Earlier this year, I wrote a story about Gary Votour’s legal battle with neurosurgeon Dr. Sagun Tuli. Votour’s wife, Lyn, died of complications from bone cancer and soon after, he blogged about his dissatisfaction with the medical care Tuli had given her.
Tuli filed a $100,000 defamation lawsuit against him in Middlesex Superior Court in February.
Given the fervent reader interest in Votour’s situation, I want to provide an update on the case, as well as on another lawsuit I mentioned in my April story. It was brought by California neurosurgeon Dr. Aaron Filler against a former patient in 2011.
Most notably, Votour—who owes thousands of dollars in credit card debt for expenses related to Lyn’s illness—was taken under the wing of major Boston lawfirm WilmerHale, which agreed to represent him free of charge. The case was moved to federal court in Boston and Votour’s attorney, Adam Hornstine, has filed a motion to dismiss Tuli’s lawsuit.
The firm believes the case may have broader implications: Among other reasons, Hornstine has filed a potential challenge with the court and Attorney General Martha Coakley’s office to a state law that can hold people liable for making true statements under certain circumstances, which he argues is unconstitutional.
“It’s an affirmative defense protecting my right to free speech,’’ said Votour, who said he posted the blog because Tuli refused to meet with him to answer questions about a stroke his wife suffered during surgery.
While Votour took down his blog in February, he said settlement talks with Tuli have failed so far.
Tuli’s attorney, David Rich, said he could not comment on the case. But he told me last Spring that Votour’s criticisms were false and that the blog damaged his client’s career.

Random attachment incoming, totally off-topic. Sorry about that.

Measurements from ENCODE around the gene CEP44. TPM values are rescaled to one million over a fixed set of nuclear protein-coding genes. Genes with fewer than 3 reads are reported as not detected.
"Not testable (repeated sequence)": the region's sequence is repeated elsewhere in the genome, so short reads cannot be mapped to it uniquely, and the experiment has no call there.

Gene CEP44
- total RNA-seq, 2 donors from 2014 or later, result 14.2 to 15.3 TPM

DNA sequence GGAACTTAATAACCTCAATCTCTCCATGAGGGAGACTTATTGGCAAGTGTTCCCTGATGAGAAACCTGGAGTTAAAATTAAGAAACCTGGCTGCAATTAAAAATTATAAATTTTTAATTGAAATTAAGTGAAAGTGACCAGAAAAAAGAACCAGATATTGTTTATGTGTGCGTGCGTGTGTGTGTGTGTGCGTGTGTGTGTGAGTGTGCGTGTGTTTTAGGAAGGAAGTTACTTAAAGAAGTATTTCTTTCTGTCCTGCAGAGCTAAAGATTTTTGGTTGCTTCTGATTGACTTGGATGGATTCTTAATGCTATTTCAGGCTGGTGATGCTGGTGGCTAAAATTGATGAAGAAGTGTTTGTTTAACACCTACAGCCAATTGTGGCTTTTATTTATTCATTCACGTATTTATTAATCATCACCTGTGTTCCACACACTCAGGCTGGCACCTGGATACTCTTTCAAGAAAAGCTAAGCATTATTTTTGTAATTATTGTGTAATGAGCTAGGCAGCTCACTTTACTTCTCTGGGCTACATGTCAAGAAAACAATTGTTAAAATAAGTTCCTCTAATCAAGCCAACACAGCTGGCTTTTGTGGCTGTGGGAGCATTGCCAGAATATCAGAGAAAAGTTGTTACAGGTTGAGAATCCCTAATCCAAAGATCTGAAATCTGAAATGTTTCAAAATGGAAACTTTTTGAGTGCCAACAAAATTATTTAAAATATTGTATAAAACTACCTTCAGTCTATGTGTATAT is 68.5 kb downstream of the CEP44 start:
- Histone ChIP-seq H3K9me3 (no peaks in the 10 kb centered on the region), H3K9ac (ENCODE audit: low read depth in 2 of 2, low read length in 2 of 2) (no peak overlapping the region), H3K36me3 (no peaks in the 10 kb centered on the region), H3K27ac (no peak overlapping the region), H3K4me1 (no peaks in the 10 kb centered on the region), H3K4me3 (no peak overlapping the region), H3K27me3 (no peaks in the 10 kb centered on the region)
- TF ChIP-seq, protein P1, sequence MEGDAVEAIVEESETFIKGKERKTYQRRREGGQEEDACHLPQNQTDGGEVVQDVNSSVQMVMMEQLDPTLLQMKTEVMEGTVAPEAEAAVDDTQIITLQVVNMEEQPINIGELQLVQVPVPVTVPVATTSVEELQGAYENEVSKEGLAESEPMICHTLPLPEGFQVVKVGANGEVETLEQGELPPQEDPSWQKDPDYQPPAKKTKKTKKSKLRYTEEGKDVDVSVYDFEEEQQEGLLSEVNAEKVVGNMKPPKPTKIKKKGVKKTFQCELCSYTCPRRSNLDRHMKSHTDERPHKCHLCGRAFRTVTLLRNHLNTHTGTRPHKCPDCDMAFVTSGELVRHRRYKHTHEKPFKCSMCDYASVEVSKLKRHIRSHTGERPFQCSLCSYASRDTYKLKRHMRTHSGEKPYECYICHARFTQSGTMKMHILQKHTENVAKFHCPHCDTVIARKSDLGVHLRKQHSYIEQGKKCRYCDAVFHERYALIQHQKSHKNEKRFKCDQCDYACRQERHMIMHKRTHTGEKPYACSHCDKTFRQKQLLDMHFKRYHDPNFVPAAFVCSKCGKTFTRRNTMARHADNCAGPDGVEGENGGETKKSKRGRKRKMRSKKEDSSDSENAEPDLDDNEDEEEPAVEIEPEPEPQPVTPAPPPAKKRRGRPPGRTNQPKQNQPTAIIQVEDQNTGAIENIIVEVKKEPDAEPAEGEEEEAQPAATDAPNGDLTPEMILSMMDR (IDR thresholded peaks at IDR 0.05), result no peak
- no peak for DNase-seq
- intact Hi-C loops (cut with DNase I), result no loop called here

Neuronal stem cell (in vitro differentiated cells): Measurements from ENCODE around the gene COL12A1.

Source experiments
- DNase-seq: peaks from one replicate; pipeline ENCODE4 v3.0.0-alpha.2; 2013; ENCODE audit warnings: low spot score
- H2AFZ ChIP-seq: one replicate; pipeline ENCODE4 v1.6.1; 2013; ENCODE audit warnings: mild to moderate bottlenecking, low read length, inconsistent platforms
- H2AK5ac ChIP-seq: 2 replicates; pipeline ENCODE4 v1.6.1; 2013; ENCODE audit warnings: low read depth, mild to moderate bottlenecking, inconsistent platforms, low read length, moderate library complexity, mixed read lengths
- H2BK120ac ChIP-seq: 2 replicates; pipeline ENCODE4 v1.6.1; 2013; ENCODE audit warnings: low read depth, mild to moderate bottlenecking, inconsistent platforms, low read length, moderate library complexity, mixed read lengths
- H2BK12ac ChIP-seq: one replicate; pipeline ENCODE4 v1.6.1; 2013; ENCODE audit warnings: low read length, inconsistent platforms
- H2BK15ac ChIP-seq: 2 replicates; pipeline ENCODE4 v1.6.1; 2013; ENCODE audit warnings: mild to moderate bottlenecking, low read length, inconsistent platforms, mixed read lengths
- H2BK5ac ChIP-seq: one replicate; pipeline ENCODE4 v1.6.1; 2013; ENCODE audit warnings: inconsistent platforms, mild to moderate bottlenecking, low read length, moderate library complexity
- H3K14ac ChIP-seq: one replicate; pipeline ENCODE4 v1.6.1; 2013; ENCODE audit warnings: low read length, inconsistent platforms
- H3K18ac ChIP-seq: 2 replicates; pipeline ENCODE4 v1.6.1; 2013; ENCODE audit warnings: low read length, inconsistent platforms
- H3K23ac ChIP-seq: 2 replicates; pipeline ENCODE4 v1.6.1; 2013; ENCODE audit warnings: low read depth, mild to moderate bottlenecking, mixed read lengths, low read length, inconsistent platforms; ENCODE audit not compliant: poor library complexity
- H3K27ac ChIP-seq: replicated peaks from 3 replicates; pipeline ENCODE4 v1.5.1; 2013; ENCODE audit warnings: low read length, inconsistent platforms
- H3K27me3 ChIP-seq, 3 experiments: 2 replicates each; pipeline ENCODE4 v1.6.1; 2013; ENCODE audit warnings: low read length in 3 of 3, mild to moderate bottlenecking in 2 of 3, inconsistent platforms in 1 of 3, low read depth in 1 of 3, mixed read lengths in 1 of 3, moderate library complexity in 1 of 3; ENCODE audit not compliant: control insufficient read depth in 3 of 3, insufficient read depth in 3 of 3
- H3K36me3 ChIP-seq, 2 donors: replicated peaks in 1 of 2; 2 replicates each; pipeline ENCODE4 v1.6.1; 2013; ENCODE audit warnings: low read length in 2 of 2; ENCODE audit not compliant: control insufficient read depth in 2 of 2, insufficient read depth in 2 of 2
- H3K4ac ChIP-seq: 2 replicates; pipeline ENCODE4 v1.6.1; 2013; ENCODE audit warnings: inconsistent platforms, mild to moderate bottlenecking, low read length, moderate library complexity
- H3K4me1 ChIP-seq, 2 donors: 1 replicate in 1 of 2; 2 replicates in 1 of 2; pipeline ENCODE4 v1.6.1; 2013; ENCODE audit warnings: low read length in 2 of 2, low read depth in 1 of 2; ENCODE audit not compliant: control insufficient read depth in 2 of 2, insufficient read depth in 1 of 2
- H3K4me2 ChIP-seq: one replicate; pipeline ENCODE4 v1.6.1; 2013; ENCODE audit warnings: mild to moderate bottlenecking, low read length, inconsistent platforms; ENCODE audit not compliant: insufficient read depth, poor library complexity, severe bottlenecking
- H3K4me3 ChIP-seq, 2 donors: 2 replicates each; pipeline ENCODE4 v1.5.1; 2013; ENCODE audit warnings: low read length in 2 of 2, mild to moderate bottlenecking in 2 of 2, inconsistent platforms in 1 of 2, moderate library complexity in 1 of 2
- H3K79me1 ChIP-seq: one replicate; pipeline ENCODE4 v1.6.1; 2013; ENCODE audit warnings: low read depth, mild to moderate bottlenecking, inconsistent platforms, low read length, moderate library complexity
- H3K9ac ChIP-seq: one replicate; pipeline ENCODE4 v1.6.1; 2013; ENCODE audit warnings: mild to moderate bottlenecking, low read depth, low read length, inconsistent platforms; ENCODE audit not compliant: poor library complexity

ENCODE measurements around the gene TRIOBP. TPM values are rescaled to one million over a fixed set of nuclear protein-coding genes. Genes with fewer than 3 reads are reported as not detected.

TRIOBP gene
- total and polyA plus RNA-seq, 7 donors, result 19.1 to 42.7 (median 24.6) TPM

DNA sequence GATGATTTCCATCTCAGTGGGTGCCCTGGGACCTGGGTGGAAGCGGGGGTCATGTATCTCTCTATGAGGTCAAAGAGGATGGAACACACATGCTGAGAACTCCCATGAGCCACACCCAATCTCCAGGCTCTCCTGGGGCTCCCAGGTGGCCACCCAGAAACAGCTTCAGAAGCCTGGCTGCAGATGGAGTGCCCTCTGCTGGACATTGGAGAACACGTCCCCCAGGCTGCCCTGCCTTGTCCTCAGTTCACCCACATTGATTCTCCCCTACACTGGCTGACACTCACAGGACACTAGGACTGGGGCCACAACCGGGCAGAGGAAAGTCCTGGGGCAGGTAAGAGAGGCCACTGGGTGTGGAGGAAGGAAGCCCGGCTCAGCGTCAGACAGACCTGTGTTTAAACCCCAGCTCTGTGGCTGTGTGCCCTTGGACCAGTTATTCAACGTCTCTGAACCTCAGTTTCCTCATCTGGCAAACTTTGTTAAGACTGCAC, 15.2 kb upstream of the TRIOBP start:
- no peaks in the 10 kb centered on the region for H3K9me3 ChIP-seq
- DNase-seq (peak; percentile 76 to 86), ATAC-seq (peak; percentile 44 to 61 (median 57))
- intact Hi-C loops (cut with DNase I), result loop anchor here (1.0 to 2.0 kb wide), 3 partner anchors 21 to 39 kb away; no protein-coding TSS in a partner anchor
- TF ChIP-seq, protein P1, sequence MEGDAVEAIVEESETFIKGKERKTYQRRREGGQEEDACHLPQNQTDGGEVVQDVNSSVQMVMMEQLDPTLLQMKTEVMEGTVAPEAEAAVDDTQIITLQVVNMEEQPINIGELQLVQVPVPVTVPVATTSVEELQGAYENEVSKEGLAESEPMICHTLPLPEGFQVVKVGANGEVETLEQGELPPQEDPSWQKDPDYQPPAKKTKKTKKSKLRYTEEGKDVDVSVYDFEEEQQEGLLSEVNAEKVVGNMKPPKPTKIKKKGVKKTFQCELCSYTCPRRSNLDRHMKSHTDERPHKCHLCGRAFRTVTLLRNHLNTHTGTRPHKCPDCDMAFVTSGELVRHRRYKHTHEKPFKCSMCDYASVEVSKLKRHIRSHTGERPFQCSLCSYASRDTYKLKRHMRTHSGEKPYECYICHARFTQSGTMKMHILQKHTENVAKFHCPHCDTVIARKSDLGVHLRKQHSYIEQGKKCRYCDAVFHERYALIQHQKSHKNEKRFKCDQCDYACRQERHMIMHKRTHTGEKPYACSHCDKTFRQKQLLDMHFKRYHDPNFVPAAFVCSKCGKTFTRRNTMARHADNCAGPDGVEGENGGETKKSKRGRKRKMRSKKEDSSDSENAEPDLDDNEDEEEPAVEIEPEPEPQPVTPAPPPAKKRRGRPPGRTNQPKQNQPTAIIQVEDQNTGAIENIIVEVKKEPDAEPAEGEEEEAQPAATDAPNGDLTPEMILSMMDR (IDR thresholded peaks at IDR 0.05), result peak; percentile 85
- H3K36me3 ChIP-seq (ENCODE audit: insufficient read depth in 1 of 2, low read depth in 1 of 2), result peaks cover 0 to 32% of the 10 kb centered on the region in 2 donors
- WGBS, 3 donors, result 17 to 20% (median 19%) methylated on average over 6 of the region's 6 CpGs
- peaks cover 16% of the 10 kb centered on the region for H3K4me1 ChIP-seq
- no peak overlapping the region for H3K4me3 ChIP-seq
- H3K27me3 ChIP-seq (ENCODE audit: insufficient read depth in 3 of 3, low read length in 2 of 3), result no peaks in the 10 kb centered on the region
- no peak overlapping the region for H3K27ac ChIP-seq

Her lawsuit is part of a wave of claims brought by doctors against former patients, and sometimes their relatives, over negative ratings and reviews they have posted on the Internet. These reviews have shifted the balance of power among doctors and patients. And while some lawyers say doctors only draw more attention to negative comments by suing over them, Filler said sometimes a physician needs to take strong action.
He sued a former patient in a Los Angeles court for posting negative comments about him on rating sites such as RateMDs.com, including “stating falsely that information she has seen suggested Dr. Filler posed an unusually high risk of death to patients,’’ according to his complaint.
Filler says he brought the case in part because none of his patients had died. While a judge dismissed Filler’s original suit, he said in a recent interview that he was able to get the patient, Susan Walker, to remove her comments and that additional litigation is pending. (In fact, the comment about risk of death was reposted by the patient from another site.) The comments “caused huge harm because there are hundreds of people suffering in pain right now’’ because they are too afraid to seek care from him, he said.
“My message is that physicians should respond to these things,’’ he said. “I don’t think you should be falsely accused of murder and take it. It was shouting fire in a crowded theater.’’
Walker’s attorney did not immediately respond to a request for comment.
What do you think? Do patients have a right to post their negative comments online?